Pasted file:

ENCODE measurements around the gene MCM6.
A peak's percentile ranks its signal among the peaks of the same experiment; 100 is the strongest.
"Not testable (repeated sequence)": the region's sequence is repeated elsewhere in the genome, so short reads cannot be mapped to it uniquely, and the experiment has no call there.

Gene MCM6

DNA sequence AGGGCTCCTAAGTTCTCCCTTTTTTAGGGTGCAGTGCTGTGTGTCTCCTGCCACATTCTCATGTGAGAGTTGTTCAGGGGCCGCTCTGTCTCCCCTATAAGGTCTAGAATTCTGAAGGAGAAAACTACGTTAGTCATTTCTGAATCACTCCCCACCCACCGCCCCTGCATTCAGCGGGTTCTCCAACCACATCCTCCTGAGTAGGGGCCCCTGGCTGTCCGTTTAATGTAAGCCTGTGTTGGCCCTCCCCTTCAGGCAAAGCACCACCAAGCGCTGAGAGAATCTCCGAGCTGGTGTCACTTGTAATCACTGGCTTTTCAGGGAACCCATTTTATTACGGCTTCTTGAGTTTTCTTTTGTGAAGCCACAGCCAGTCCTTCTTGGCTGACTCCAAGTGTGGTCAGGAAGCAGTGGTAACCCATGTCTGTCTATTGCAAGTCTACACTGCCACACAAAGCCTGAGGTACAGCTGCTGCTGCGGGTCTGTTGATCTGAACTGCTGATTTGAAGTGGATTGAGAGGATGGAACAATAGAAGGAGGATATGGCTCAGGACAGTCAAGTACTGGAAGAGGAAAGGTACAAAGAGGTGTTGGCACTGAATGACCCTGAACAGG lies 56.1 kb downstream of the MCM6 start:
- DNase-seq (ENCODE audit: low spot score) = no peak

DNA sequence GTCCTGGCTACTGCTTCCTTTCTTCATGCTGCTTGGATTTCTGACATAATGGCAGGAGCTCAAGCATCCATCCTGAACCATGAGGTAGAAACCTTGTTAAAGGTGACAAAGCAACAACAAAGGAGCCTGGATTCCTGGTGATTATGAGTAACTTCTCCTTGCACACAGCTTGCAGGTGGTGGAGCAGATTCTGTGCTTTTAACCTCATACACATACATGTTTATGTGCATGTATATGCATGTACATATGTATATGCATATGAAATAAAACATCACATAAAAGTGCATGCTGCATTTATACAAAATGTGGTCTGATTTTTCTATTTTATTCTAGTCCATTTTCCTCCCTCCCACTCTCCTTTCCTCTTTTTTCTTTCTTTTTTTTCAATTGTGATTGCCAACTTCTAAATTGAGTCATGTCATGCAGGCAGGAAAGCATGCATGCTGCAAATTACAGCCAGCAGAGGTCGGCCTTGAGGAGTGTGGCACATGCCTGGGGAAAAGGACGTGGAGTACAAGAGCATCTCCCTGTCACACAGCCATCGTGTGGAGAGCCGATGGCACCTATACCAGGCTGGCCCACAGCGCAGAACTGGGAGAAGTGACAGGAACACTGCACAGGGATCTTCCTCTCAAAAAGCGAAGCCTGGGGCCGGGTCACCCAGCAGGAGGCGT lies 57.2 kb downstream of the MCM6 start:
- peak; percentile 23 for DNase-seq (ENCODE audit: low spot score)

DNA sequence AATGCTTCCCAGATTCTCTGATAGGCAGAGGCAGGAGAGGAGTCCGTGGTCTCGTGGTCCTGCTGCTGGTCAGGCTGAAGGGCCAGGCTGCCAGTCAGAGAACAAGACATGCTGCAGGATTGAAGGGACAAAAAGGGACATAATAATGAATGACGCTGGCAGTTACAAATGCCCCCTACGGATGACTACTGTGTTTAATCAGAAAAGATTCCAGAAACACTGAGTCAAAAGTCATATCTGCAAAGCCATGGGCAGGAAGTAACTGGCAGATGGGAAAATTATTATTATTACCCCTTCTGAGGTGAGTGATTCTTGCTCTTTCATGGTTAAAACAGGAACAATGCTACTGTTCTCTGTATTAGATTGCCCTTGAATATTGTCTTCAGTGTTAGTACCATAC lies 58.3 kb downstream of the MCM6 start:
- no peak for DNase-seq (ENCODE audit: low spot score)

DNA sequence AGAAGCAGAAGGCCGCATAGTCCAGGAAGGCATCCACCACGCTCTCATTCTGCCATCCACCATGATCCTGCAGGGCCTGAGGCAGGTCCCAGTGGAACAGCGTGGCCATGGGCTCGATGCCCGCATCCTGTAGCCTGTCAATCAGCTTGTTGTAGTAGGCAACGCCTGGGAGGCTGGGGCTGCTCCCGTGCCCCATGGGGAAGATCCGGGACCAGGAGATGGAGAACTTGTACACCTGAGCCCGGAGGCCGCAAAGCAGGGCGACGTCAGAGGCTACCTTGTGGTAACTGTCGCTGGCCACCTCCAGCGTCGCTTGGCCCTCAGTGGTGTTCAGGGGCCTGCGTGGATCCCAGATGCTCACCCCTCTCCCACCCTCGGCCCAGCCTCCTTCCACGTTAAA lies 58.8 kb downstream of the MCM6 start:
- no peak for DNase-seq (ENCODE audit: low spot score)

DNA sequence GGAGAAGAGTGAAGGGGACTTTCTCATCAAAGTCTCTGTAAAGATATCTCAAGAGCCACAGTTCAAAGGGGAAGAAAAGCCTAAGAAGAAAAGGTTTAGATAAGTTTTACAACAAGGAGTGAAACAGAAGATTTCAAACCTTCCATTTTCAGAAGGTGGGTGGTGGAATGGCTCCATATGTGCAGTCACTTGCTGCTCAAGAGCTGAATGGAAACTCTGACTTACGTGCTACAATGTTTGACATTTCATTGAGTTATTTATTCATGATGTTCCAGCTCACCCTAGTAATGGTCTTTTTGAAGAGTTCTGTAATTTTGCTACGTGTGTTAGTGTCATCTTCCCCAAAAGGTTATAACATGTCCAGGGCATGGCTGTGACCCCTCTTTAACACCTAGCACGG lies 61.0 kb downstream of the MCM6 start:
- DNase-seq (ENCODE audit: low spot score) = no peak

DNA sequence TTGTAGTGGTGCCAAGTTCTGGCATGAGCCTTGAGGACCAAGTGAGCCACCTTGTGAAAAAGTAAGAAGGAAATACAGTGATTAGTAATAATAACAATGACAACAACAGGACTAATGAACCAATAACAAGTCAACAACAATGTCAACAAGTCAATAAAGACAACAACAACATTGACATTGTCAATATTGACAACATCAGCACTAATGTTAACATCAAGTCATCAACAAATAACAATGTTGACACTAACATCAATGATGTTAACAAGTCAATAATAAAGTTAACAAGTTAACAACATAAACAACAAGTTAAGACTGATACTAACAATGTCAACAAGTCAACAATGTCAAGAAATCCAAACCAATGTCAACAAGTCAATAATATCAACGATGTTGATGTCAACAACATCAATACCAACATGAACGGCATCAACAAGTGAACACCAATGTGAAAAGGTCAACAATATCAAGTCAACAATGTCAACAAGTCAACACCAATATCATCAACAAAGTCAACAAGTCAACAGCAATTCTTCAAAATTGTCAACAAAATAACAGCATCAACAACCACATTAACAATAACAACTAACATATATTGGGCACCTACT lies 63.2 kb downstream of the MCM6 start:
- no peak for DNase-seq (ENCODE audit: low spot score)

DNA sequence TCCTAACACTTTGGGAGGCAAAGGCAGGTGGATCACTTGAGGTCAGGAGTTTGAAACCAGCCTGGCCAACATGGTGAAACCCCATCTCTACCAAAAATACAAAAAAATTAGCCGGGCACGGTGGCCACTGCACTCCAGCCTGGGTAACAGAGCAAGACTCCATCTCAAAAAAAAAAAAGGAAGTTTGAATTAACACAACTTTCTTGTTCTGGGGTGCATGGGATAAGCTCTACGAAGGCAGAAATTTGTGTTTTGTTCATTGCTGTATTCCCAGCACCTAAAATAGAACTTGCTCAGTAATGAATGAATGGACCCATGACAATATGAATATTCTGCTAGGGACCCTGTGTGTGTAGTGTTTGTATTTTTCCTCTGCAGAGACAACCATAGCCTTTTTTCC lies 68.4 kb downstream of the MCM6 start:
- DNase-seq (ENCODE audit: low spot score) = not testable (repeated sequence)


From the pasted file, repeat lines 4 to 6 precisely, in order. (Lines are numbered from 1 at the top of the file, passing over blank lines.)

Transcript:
Gene MCM6

DNA sequence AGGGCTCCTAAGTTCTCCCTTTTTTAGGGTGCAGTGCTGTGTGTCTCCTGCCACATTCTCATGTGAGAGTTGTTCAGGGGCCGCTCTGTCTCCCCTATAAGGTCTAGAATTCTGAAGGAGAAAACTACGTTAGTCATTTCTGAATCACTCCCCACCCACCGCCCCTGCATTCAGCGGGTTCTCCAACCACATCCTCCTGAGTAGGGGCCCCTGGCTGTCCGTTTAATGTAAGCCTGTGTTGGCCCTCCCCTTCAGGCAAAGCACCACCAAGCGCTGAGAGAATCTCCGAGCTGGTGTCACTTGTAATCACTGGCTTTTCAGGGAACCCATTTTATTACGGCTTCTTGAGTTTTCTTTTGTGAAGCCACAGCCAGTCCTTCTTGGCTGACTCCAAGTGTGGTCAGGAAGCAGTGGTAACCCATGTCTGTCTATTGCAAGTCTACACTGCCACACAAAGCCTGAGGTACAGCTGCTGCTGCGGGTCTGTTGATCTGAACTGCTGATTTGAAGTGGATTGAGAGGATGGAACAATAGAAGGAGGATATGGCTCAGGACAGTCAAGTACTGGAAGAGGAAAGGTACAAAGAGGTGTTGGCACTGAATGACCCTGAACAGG lies 56.1 kb downstream of the MCM6 start:
- DNase-seq (ENCODE audit: low spot score) = no peak